I came across this TEDtalk by chance whilst looking for videos on acquiring social skills and feel that it is very relevant in today’s society where children are not getting the experiences that we had as children, to learn about danger and calculate risks involved.
How often do children get to climb a tree nowadays?
In fact, the University of Florida has found that climbing a tree and balancing on a beam can actually dramatically improve cognitive skills.
As a young child I remember sneaking into a neighbouring barn and climbing all through the hay bails that were constructed into a wonderful fortress (my parents were made aware of this when I used to come home with hay all through my hair and clothes – but they didn’t stop me). I worked out to be careful and look for holes between them. It was only years later that my dad admitted that he had done the same thing as a child and in his situation, one exploration had led to a broken arm. That didn’t stop him having another go though.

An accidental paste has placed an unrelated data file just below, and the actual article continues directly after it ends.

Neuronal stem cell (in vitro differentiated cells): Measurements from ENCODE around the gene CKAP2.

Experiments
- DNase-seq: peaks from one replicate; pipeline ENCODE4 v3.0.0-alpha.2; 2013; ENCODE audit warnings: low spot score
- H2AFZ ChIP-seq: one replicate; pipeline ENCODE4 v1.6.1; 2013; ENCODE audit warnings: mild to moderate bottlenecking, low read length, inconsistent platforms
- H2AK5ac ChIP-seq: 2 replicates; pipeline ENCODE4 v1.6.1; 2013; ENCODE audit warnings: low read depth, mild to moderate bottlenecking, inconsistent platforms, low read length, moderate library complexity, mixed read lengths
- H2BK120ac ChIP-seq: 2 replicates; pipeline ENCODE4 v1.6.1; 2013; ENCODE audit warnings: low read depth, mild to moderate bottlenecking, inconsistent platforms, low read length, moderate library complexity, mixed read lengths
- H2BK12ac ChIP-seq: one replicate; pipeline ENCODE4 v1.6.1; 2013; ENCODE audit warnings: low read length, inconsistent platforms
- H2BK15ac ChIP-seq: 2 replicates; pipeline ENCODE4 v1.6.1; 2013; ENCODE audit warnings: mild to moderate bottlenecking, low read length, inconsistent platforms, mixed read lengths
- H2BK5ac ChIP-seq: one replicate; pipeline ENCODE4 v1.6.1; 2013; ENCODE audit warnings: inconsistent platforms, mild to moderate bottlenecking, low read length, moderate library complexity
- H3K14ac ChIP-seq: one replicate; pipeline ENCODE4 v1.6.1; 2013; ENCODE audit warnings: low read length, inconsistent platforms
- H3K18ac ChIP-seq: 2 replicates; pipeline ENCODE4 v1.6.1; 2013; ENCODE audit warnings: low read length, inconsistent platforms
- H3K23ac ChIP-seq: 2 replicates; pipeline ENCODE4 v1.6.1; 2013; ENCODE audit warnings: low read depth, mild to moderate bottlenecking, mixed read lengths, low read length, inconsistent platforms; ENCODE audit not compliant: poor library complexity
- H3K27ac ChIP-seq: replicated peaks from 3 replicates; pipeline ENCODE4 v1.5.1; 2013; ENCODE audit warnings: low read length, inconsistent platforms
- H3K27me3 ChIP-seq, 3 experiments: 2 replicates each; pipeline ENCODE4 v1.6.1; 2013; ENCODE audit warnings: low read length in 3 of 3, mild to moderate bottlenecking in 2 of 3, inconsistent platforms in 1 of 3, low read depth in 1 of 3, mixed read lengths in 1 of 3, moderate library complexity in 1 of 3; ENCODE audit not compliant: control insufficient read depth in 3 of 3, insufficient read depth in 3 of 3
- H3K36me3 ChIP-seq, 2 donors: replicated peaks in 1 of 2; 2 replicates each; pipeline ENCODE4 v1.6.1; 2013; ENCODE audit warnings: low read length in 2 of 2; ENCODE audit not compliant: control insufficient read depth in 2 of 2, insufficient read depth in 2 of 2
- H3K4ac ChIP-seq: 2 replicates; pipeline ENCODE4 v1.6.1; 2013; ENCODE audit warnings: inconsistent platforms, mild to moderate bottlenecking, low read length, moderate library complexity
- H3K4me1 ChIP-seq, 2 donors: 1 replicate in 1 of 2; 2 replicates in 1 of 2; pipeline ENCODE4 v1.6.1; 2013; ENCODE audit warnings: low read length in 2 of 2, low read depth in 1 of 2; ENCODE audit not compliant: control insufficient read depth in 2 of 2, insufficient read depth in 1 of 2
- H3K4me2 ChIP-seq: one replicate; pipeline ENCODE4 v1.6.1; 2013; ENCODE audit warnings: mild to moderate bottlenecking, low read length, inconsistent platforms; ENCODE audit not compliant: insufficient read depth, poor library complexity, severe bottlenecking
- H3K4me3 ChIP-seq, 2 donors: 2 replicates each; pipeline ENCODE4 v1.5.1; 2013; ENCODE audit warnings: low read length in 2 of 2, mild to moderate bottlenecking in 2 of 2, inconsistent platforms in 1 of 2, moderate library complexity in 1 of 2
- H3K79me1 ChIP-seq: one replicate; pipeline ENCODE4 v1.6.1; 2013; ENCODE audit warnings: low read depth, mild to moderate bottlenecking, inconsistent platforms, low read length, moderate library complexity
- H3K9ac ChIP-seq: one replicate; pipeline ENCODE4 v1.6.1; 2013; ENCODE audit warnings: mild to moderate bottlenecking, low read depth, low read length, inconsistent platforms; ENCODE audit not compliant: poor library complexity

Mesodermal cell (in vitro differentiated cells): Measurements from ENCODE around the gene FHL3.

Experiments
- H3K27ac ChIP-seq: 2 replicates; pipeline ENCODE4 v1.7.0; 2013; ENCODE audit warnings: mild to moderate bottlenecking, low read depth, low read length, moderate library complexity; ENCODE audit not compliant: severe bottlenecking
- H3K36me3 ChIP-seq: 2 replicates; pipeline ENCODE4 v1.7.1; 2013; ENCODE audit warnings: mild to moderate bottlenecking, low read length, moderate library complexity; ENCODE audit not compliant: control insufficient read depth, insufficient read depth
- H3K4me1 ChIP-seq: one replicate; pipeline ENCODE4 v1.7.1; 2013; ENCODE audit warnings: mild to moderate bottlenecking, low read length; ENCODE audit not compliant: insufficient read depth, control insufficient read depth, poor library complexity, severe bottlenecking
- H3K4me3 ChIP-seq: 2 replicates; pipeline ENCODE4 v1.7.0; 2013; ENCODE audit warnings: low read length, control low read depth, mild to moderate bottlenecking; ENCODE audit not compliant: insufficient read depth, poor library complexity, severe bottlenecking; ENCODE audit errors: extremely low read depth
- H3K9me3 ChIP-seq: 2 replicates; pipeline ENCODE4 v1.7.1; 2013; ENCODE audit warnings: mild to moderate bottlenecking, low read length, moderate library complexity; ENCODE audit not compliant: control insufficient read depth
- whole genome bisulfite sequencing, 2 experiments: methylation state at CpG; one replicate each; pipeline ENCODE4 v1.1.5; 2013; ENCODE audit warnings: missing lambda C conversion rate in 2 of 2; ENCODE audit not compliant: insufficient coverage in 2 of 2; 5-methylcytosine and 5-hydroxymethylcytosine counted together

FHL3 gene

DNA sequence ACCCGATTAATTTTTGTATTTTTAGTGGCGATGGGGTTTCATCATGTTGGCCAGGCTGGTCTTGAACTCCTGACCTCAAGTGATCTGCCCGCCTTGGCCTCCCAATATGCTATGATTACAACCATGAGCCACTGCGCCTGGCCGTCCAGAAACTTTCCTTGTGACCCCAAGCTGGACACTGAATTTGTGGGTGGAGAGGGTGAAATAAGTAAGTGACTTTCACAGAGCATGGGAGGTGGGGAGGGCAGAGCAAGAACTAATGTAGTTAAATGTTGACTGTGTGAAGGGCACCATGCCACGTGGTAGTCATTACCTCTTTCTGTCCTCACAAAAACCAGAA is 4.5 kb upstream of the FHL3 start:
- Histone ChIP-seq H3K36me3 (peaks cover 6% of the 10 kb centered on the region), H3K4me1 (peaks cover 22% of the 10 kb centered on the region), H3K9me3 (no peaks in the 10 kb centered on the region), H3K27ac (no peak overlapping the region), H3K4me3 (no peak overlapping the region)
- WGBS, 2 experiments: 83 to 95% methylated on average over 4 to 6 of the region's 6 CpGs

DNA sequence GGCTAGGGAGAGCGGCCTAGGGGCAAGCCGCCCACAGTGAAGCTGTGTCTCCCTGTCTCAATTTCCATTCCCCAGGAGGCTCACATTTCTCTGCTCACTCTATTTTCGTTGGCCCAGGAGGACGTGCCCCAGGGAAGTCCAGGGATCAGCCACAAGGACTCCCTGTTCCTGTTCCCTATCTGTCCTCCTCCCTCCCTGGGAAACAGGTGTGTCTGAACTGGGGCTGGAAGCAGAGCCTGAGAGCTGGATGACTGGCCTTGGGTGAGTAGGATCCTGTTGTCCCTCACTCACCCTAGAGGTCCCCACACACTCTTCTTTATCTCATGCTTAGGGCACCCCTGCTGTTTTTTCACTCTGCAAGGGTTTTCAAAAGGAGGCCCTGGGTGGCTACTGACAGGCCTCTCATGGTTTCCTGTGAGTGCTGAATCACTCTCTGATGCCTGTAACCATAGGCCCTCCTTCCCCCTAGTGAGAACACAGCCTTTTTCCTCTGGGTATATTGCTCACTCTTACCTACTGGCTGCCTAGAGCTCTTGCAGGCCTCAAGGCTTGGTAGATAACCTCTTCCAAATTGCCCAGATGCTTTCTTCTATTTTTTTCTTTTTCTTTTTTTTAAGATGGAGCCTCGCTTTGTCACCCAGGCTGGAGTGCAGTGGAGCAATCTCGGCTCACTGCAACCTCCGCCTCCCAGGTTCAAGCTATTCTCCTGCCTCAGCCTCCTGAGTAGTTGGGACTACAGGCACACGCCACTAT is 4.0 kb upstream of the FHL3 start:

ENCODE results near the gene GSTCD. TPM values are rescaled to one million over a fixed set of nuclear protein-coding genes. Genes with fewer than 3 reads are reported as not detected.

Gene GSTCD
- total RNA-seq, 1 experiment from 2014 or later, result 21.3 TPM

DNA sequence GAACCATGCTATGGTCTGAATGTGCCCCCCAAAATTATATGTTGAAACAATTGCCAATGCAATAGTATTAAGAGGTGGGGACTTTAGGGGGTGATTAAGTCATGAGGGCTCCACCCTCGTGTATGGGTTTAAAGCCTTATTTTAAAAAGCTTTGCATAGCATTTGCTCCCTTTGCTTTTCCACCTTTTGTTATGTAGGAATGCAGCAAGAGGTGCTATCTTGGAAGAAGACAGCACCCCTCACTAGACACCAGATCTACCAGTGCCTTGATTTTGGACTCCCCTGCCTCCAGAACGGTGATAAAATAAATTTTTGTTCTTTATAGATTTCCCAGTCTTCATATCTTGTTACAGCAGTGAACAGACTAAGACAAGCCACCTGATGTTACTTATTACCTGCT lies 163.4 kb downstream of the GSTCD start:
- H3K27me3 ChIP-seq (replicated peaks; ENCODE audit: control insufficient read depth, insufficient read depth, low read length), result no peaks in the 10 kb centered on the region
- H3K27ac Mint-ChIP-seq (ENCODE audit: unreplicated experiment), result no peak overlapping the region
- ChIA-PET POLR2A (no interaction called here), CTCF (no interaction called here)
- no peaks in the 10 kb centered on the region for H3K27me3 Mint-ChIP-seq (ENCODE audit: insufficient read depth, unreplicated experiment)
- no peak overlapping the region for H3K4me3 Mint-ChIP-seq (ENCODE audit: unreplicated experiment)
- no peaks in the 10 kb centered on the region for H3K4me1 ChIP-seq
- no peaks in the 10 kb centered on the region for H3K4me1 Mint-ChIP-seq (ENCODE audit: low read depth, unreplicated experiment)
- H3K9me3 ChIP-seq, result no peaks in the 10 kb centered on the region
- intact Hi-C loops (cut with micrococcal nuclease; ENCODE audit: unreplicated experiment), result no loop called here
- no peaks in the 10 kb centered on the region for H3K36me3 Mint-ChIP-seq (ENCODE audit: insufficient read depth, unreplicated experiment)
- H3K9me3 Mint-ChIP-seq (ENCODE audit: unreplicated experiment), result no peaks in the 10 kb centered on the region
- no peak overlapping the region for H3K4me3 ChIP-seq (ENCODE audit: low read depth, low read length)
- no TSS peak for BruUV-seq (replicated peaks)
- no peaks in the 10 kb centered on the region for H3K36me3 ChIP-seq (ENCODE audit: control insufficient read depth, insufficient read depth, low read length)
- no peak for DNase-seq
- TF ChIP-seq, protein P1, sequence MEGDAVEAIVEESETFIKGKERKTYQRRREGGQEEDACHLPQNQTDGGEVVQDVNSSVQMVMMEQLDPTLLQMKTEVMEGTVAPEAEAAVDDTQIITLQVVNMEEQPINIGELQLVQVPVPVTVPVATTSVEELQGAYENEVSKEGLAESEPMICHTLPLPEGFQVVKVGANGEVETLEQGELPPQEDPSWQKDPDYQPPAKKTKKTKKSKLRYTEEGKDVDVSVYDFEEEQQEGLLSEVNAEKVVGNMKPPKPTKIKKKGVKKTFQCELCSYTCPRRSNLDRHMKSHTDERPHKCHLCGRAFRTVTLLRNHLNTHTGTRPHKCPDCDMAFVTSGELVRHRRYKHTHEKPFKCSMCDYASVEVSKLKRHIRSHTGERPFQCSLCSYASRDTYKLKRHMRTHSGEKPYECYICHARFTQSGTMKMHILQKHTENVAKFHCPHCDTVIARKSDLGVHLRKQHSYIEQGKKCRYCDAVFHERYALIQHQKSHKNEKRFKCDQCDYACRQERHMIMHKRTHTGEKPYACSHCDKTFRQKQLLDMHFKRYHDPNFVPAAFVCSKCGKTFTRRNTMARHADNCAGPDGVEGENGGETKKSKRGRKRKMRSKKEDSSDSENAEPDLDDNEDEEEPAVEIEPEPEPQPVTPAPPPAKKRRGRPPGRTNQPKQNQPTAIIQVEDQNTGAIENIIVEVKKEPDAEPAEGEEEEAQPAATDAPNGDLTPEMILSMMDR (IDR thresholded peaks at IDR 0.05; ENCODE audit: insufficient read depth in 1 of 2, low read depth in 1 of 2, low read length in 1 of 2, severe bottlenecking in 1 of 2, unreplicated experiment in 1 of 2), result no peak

As educators (and parents) how can we best protect our children?
In this TEDtalk, Gever Tulley, author of 50 dangerous things (you should let your child do) and
, debunks some classic myths about childhood safety. Fear mongering has meant that children are over-protected. He believes that the most effective way of keeping our children safe is to give them a little taste of danger.